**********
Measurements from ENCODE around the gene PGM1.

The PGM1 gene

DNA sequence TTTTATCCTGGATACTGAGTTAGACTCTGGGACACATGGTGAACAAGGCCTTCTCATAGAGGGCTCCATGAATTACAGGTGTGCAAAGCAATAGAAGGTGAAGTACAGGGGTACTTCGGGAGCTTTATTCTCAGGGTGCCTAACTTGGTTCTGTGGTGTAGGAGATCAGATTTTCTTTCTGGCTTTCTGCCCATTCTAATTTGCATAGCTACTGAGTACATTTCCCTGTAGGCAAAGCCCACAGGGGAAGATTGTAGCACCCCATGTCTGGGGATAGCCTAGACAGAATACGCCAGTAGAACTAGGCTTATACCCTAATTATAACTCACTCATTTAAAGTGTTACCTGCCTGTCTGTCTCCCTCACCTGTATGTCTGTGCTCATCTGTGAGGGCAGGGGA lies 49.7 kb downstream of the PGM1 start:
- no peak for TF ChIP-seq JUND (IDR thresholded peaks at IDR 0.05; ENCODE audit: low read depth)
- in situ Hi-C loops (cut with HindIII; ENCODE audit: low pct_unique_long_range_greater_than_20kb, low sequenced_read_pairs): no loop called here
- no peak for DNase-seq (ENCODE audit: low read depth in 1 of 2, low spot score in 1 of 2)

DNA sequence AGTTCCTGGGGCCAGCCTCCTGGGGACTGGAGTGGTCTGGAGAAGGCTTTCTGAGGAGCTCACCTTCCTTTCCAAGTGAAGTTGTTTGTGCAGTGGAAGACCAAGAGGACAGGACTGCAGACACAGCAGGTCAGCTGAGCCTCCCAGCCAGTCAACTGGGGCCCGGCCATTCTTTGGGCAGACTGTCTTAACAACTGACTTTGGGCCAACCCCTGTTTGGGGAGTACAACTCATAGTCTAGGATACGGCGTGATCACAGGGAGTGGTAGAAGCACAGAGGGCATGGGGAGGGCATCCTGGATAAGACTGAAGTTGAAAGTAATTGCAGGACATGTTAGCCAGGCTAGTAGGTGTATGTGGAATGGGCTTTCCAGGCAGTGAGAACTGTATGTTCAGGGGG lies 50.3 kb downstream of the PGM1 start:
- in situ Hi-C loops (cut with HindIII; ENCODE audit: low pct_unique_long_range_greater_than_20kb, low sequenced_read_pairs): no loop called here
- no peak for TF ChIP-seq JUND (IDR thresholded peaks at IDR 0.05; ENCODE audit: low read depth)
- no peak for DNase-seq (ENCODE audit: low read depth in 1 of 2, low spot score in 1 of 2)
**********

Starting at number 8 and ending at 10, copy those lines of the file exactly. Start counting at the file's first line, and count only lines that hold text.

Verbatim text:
- in situ Hi-C loops (cut with HindIII; ENCODE audit: low pct_unique_long_range_greater_than_20kb, low sequenced_read_pairs): no loop called here
- no peak for TF ChIP-seq JUND (IDR thresholded peaks at IDR 0.05; ENCODE audit: low read depth)
- no peak for DNase-seq (ENCODE audit: low read depth in 1 of 2, low spot score in 1 of 2)